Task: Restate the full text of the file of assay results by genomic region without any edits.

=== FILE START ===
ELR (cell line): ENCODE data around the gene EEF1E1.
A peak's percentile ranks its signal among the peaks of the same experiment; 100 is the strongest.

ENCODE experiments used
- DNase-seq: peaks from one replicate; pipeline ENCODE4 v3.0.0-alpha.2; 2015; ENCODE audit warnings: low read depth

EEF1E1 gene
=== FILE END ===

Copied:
ELR (cell line): ENCODE data around the gene EEF1E1.
A peak's percentile ranks its signal among the peaks of the same experiment; 100 is the strongest.

ENCODE experiments used
- DNase-seq: peaks from one replicate; pipeline ENCODE4 v3.0.0-alpha.2; 2015; ENCODE audit warnings: low read depth

EEF1E1 gene